IE 11 is not supported. For an optimal experience visit our site on another browser.

Trump's impeachment tantrums reveal a fragile ego obsessed with saving his legacy

Fear is dominating Trump's decision-making right now. It’s a sense of panic, masquerading as strength.
Image: P
Impeachment is Trump's scarlet letter.Tom Brenner / Reuters

As the former U.S. ambassador to Ukraine, Marie Yovanovitch, gave public testimony during the House Intelligence Committee’s second public impeachment hearing Friday, President Donald J. Trump unleashed a bizarre tweet attack, claiming, “Everywhere Marie Yovanovitch went turned bad. She started off in Somalia, how did that go? Then fast forward to Ukraine, where the new Ukrainian President spoke unfavorably about her in my second phone call with him.”

Aside from the absurdity of blaming the ambassador for decades of turmoil in Somalia, Trump’s clear intent, as committee Chairman Adam Schiff, D-Calif., noted, was to intimidate future witnesses and maybe even convince them not to testify.

While Trump may have deluded himself into believing that this kind of bullying projects strength, I think it reveals the exact opposite. Donald Trump is afraid. This is a man who has spent the entirety of his adult life plastering his name on skyscrapers and casinos; this is a man who is obsessed with his own legacy. And that’s why impeachment is the permanent stain that Trump deserves — and one he clearly fears.

While Trump may have deluded himself into believing that this kind of bullying projects strength, I think it reveals the exact opposite.

Axios reported recently that Trump has said privately impeachment is a “bad thing to have on your resume.” He doesn’t want impeachment to be the first thing written about him in the world's history books.

Conventional wisdom suggests that there are enough votes in the Democrat-controlled House to successfully impeach Trump, while the Senate will vote against it. But when it comes to Trump and how he is wired, it may not matter if he is thrown out of office. The fact that he would go down in history as only the third president ever to be impeached would psychologically cripple him.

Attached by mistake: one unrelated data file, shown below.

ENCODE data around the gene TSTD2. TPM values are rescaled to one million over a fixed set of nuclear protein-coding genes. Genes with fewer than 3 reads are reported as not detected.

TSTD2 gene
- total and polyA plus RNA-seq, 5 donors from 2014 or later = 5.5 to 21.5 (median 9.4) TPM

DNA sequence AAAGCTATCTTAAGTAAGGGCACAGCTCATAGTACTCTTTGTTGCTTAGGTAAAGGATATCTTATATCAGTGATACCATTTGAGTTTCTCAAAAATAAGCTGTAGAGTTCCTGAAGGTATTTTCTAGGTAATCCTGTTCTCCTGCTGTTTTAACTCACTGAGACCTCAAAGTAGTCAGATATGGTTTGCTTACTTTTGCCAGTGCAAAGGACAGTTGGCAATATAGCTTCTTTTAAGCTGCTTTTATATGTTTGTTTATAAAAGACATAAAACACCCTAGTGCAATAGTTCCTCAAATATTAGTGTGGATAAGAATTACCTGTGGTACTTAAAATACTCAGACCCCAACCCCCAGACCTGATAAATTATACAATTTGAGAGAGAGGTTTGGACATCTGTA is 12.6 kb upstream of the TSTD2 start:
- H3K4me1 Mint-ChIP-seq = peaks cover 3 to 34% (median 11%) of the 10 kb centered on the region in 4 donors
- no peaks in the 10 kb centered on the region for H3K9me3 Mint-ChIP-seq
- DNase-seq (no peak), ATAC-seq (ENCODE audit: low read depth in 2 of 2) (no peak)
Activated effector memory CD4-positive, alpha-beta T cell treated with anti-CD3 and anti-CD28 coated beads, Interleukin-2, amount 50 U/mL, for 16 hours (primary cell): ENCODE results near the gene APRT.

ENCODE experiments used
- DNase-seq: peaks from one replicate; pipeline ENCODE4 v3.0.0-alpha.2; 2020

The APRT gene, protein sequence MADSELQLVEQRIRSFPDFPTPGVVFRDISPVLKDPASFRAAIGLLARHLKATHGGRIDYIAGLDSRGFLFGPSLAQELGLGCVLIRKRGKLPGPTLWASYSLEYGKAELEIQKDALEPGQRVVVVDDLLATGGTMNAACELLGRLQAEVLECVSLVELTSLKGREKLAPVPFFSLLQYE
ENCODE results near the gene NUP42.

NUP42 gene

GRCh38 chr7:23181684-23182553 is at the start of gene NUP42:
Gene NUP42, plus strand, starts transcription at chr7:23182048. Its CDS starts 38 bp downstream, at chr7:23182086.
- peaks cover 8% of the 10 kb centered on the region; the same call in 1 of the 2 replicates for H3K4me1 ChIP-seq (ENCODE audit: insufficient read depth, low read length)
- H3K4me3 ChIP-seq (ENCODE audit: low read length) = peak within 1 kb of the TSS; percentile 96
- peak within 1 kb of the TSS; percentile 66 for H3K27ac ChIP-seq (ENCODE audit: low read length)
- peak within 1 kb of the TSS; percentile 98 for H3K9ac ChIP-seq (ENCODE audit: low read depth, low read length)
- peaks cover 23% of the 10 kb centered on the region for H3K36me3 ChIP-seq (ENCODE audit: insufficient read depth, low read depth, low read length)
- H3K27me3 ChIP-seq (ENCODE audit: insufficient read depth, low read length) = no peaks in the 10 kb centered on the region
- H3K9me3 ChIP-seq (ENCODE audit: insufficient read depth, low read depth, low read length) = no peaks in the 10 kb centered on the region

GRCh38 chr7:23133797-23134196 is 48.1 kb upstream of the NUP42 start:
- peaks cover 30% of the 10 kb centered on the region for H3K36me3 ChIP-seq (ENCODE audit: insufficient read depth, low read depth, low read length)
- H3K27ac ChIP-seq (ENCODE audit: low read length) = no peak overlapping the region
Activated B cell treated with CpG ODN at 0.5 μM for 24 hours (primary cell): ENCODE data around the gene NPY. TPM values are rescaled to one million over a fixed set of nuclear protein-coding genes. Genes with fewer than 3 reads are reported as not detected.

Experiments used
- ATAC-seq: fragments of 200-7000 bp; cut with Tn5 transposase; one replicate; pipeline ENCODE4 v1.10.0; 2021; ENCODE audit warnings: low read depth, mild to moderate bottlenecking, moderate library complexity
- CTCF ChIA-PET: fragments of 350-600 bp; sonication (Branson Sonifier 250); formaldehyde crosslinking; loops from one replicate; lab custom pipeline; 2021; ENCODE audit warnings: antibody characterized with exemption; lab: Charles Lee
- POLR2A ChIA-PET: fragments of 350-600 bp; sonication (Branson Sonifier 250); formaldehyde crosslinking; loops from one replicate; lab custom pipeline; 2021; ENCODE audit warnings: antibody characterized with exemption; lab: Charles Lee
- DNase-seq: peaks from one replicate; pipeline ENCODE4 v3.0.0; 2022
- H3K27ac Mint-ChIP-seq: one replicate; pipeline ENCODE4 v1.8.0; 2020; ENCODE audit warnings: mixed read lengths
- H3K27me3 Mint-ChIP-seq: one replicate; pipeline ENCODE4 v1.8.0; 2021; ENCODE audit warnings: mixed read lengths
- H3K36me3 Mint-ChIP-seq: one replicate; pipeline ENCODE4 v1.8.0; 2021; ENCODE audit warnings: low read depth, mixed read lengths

Think about how Trump’s self-obsession manifests itself. In August, in the wake of yet another mass shooting, Trump visited a hospital in El Paso, Texas, and proceeded to brag about the crowd size at an earlier campaign rally, saying, “the place was packed … that was some crowd and we had twice the number outside.” During a rally last summer in Minnesota, the supposedly populist president riffed on “the elite” declaring, “I have a much better apartment than they do. I’m smarter than they are, I’m richer than they are.” Even his infamous “grab ‘em by the pussy” comment during the 2016 campaign was also a brag. Before going on to make what sure sounded like an endorsement of sexual assault, Trump noted “When you’re a star, they let you do it. You can do anything.”

Trump revels in his own celebrity, fame and wealth. But what we’re talking about right now is infamy on a historic scale. Impeachment is his scarlet letter, a public rebuke that will be very hard to dismiss or minimize (although we can be sure that he’ll try).

And the increasing public meltdowns we have seen from the president suggest the fear of impeachment is getting to him.

It wasn’t long ago that the president of the United States tweeted about the possibility of “a Civil War like fracture” if he was impeached. Trump has begun to recycle his Mueller mantra describing this as “The Greatest Witch Hunt in American history!” He tweeted a fake conspiracy theory about changes to a whistleblower report that never happened. He even called for the resignation of House Intelligence Committee Chairman Adam Schiff, suggesting he “should be looked at for treason.”

Trump’s tantrums reveal a fragility that is dominating his decision-making. It’s panic, masquerading as strength. He’s not even trying to hide his self-pity, tweeting, “there has been no President in the history of our Country who has been treated so badly as I have.”

Trump’s unhinged tweets and press outbursts are a manifestation of what feels a lot like desperation. And the more desperate Trump becomes, the more outrageous his rhetoric will become and the more his paranoia will grow. He will continue to howl and bark in the hopes that he can both scare anyone willing to cooperate with impeachment and maintain his GOP-firewall of protection. But just remember, like any bully, the louder he yells, the more scared he is.